You know when the president talks about making wanting to make renewable energy the cheapest form of energy, he's not doing it by actually lowering the cost of renewable energy. He's doing it by raising the cost, through the EPA and other regulations, on some of the more affordable forms of energy.
Miles away, wind turbines sat motionless in the windless night. Their spinning blades can be deadly to bats, bursting capillaries in their lungs before the blades hit their tiny bodies. Three Wyoming bats are particularly susceptible when they migrate from summer to winter ranges. Keinath and Abernethy were looking for bats to tell them which, if any, species called the area home.
Of Wyoming's 15 resident bat species, three of them are most susceptible to the deadly effects of wind turbines: the hoary bat, the silver-haired bat and the eastern red bat. They are Wyoming's only tree-roosting bats, said Douglas Keinath, senior zoologist with the Wyoming Natural Diversity Database.
The Laramie-based Biodiversity Conservation Alliance is considering legal action because of its concerns that the Chokecherry Sierra Madre Wind Energy Project would devastate local sage grouse and golden eagle populations. The project, calls for the construction of 1,000 wind turbines on 219,707 acres of land in Carbon County.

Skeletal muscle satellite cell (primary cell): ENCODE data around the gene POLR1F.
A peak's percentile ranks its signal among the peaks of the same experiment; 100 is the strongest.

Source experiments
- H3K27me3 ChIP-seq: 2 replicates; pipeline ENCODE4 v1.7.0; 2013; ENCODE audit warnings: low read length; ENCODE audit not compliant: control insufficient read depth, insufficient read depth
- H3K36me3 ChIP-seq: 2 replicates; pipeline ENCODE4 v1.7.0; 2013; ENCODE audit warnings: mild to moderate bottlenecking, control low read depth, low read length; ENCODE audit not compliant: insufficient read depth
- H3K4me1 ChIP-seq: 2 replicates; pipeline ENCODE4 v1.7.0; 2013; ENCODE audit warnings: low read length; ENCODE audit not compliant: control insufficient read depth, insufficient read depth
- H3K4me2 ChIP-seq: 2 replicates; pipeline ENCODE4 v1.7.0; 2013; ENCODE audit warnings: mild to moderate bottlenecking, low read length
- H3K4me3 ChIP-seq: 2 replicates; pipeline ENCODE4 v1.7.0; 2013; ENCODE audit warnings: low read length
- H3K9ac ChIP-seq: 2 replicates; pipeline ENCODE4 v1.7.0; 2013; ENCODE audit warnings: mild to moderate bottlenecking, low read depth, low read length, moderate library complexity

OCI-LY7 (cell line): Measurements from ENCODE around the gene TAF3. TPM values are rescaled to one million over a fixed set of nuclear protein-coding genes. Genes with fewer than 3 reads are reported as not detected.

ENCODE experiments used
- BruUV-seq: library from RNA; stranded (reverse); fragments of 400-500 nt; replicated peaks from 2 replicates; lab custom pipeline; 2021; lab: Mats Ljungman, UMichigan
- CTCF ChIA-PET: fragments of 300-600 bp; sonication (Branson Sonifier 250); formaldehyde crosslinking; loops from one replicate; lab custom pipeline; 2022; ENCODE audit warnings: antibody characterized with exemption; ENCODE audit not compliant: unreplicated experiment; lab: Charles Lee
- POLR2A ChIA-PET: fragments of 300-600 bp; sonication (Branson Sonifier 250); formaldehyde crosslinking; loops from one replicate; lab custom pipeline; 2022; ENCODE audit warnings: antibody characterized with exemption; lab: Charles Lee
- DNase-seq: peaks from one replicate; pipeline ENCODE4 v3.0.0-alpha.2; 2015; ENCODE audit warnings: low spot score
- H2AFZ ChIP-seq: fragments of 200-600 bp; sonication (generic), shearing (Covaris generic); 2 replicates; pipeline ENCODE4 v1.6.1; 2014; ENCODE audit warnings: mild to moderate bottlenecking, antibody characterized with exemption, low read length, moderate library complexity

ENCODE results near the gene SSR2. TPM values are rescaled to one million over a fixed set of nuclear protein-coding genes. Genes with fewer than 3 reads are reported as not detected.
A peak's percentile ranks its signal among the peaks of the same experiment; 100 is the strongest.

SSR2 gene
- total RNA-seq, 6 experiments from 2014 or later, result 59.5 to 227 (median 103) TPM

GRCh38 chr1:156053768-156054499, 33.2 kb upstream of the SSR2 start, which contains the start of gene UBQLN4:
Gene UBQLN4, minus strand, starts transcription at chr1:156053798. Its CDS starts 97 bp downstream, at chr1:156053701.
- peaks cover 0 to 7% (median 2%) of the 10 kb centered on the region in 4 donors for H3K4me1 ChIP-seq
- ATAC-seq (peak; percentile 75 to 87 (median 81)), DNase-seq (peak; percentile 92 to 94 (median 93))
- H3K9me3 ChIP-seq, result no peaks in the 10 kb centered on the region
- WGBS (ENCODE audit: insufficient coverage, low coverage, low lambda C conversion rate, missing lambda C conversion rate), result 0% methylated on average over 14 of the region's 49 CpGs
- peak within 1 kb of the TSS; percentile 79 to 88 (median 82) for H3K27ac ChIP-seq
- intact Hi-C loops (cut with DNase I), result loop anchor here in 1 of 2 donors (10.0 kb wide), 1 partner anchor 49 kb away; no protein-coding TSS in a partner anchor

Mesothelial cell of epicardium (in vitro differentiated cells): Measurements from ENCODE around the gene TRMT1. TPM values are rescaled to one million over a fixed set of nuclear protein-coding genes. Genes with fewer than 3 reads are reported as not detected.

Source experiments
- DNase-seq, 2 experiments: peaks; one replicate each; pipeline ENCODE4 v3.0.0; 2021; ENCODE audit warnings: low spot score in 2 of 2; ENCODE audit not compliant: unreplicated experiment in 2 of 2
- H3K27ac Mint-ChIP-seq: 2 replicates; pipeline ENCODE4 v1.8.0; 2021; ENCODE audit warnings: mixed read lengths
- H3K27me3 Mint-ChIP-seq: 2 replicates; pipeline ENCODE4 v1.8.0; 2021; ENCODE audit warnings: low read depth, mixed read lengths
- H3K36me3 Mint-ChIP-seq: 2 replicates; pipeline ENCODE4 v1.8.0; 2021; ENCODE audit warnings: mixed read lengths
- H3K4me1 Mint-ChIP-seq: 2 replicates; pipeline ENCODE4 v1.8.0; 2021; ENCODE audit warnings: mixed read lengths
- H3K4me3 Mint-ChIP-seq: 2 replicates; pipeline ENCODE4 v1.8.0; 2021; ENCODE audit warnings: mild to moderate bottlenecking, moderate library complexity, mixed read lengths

The site, which encompasses approximately 2,000 acres of public and private land, will be home to 1,000 wind turbines and produce 2,500 megawatts of electricity. Once completed the Chokecherry and Sierra Madre Wind Energy project will be the largest wind farm in the country.
The Converse County Commission filed an application with the Wyoming State Board of Equalization requesting the board allow Converse County to intervene in Duke Energy's appeal of 2012 taxes due on its wind farm.
PJM Interconnection said in a release on Wednesday that grid conditions had changed since the 765-kilovolt, 275-mile PATH transmission line extending from West Virginia to Maryland was proposed by American Electric Power and FirstEnergy in 2007. "Our updated analysis no longer shows a need for the lines to maintain grid stability," PJM said.
Fact is the wind companies are getting by with murder. They are allowed by eager politicians and a handful of agenda-driven groups to flippantly throw out boilerplate numbers that have no basis in scientific fact. They don’t produce facts because they don’t have to. Wind is in vogue and the uninformed but trusting public is not getting the data to make informed decisions about wind’s appropriate use.
When the Power Co. of Wyoming started developing plans for the 1,000-turbine Chokecherry and Sierra Madre Wind Energy Project in Carbon County, it estimated paying between $292 million and $438 million in taxes over 20 years. Under the current tax structure, it would pay an estimated $675 million to $821 million.
Wyoming officials have started a campaign to sell Wyoming wind to California and are preparing a similar sales pitch to Colorado. Both states want electric utilities to provide a percentage of their power from renewable sources, such as wind.